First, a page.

Retraining for new jobs
Flat Rock, Mich.
There I was - 40 years old, out on the street with no trade. I never thought they'd shut the place down.'' That was April 1980. Donald Leitner's job loading boxcars at a chemical company in this area came to an abupt halt as the plant closed.Skip to next paragraph
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So he joined the ranks of America's ''dislocated'' workers - people who are not likely to get their old jobs back due to basic changes in the economy. This group accounts for an estimated 1 to 8 percent of the nation's more than 9 million unemployed.
Laid-off steel and auto workers are the most frequently cited examples of dislocated workers but probably account for only one-fourth of them, says Steven Sheingold of the Congressional Budget Office (CBO). The rest include former textile, rubber, stone, glass, food-processing, and other workers like Mr. Leitner (who now has a new job).
No one is sure how many more dislocated workers there will be before the end of the century nor, according to employment experts, the best way to train them for new jobs.
Meanwhile, $240 million in new federal funding is being made available (plus partial matching money from state and local governments) for retraining programs.
And contracts signed last year between the United Automobile Workers (UAW) and Ford Motor Company and General Motors Corporation require retraining programs for laid-off auto workers. Ford has enrolled 4,000 of its permanently laid-off employees in retraining programs, many of those are being trained in community colleges. GM has enrolled about 2,800.
UAW official Richard Shoemaker says the training programs have been ''well received'' by the union's members. And, he adds, they are being carried out with Ford in a ''non-adversarial'' manner.
Businesses have a ''moral obligation'' to help retrain their laid-off workers , says Marshall Goldberg, an official with the UAW-Ford training program.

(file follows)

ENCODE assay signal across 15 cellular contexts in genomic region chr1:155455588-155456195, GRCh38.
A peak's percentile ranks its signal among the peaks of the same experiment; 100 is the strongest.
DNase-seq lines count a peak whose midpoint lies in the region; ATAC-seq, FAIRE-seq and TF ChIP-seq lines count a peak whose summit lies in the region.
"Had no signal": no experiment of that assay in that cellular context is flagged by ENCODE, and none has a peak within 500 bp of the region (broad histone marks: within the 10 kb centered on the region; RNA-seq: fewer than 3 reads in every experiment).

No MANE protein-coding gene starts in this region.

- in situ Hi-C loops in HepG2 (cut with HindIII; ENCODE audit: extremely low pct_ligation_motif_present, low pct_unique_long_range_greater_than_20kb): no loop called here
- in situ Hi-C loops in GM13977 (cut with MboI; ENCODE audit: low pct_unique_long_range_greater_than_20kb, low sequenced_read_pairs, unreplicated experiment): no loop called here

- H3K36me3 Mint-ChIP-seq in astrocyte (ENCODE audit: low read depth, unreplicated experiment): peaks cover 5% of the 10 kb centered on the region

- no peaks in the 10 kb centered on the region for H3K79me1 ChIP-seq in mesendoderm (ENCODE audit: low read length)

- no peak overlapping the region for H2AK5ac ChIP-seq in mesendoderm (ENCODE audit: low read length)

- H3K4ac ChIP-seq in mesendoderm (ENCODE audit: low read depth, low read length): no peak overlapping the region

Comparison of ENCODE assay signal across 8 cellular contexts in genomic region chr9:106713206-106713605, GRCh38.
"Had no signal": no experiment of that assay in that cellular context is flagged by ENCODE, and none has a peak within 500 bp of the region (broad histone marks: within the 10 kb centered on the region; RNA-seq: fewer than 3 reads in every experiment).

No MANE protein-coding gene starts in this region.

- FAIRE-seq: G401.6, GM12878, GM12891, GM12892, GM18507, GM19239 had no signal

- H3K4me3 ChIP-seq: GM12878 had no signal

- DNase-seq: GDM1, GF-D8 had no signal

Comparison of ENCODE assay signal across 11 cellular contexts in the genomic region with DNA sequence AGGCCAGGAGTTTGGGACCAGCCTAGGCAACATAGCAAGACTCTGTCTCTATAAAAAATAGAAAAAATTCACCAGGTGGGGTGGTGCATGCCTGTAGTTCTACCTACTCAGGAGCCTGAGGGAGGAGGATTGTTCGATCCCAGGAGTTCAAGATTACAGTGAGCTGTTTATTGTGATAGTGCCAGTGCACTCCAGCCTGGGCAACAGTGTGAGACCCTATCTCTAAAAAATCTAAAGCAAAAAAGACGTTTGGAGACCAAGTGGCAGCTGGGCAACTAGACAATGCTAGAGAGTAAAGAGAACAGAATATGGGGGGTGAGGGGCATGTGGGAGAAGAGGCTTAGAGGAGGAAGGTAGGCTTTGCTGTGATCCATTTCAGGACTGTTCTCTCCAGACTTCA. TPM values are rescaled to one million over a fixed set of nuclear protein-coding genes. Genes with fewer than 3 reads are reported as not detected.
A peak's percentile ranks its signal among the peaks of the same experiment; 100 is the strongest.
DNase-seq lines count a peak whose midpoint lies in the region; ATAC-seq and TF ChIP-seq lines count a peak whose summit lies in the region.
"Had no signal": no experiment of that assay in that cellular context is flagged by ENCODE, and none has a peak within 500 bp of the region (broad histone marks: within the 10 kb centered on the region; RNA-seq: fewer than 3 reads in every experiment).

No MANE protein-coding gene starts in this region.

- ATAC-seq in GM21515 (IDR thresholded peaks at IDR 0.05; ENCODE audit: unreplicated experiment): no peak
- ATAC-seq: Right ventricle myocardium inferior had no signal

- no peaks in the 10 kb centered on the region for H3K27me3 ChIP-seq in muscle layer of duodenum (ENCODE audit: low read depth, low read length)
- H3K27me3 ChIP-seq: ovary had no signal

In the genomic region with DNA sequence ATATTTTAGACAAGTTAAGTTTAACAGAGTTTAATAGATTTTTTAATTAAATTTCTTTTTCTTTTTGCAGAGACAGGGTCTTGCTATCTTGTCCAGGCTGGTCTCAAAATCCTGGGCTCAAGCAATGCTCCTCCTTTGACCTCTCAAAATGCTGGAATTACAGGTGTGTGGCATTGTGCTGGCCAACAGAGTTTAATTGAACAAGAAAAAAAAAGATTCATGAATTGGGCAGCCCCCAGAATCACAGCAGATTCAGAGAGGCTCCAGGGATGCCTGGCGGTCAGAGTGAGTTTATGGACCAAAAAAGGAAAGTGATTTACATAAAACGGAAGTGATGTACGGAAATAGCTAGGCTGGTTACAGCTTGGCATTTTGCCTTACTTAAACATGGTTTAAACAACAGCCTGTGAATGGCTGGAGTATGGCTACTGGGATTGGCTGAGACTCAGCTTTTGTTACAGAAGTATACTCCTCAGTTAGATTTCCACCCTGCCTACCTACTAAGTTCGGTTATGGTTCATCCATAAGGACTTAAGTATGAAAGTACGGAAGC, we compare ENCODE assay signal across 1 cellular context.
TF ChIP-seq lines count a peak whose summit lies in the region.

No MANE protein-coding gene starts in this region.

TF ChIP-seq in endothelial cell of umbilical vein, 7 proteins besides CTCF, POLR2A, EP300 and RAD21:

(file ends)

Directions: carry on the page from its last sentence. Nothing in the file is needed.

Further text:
By mid-November, 117,500 auto workers were still on indefinite layoff in the United States. But this figure was down from 269,400 in January, the highest level recorded by Ward's Automotive Reports since it began tracking layoffs in 1980.
There are a number of key elements to the retraining effort, according to experts. Among them are: distinguishing between people who need retraining and people who just need help finding new jobs with skills they already have; determining which skills are in demand among employers; picking the most appropriate levels of training; and finding the jobs.
One widely praised, federally funded pilot project to retrain laid-off workers and help them find new jobs is the Downriver Community Conference, located in nearby Southgate. DCC staff members helped Donald Leitner get training and find a new job as the operator of a computer-run milling machine in a small firm here.
''I like it; it's a good job,'' he said recently, standing near a milling machine in the brightly lit work area. Six months after he lost his loading job, he enrolled at a community college's six-month intensive retraining course. Two weeks after the course ended, he landed his current job.
He earns more than $7 an hour, slightly less than on his old job. But with unemployment still relatively high, he is glad to have the work. He credits DCC for helping him when he needed help.
But there is little solid evidence that DCC or other such retraining programs are accomplishing more than what laid-off workers can do themselves.
A recent evaluation of DCC by Abt Associates (which has not yet been released by the US Department of Labor) shows findings ''not as clear'' as the positive results from an earlier Abt study, says Department of Labor economist Patrick O'Keefe.
The earlier study showed DCC placed retrained workers at a rate 12 to 22 percent higher than workers who had not used the program's services. Abt researcher Jane Kulik says the latest study ran into technical problems and that a broader study is needed to show whether or not the now-expanded program is getting good results.